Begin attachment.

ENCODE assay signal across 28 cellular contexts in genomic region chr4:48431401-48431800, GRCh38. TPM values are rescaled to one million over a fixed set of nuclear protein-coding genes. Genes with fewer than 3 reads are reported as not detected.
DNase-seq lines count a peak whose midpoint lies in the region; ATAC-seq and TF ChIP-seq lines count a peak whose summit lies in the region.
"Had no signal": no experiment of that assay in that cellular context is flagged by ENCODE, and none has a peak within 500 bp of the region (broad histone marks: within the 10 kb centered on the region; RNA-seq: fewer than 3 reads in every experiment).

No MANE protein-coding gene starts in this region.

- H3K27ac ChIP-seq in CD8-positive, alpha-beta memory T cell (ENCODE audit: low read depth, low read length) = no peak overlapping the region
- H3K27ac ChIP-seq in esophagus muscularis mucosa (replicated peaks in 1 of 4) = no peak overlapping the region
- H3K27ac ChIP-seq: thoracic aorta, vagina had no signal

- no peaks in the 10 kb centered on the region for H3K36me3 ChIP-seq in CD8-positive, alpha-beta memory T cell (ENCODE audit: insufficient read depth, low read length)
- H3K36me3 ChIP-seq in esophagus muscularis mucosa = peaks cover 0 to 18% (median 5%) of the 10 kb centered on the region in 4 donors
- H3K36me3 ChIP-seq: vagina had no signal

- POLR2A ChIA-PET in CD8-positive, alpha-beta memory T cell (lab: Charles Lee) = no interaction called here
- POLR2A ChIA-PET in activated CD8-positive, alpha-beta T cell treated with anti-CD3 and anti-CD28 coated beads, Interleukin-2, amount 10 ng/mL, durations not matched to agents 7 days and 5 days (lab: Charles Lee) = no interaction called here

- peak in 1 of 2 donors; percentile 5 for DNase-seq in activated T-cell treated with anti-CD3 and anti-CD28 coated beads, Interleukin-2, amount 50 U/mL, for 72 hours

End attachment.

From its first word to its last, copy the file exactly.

ENCODE assay signal across 28 cellular contexts in genomic region chr4:48431401-48431800, GRCh38. TPM values are rescaled to one million over a fixed set of nuclear protein-coding genes. Genes with fewer than 3 reads are reported as not detected.
DNase-seq lines count a peak whose midpoint lies in the region; ATAC-seq and TF ChIP-seq lines count a peak whose summit lies in the region.
"Had no signal": no experiment of that assay in that cellular context is flagged by ENCODE, and none has a peak within 500 bp of the region (broad histone marks: within the 10 kb centered on the region; RNA-seq: fewer than 3 reads in every experiment).

No MANE protein-coding gene starts in this region.

- H3K27ac ChIP-seq in CD8-positive, alpha-beta memory T cell (ENCODE audit: low read depth, low read length) = no peak overlapping the region
- H3K27ac ChIP-seq in esophagus muscularis mucosa (replicated peaks in 1 of 4) = no peak overlapping the region
- H3K27ac ChIP-seq: thoracic aorta, vagina had no signal

- no peaks in the 10 kb centered on the region for H3K36me3 ChIP-seq in CD8-positive, alpha-beta memory T cell (ENCODE audit: insufficient read depth, low read length)
- H3K36me3 ChIP-seq in esophagus muscularis mucosa = peaks cover 0 to 18% (median 5%) of the 10 kb centered on the region in 4 donors
- H3K36me3 ChIP-seq: vagina had no signal

- POLR2A ChIA-PET in CD8-positive, alpha-beta memory T cell (lab: Charles Lee) = no interaction called here
- POLR2A ChIA-PET in activated CD8-positive, alpha-beta T cell treated with anti-CD3 and anti-CD28 coated beads, Interleukin-2, amount 10 ng/mL, durations not matched to agents 7 days and 5 days (lab: Charles Lee) = no interaction called here

- peak in 1 of 2 donors; percentile 5 for DNase-seq in activated T-cell treated with anti-CD3 and anti-CD28 coated beads, Interleukin-2, amount 50 U/mL, for 72 hours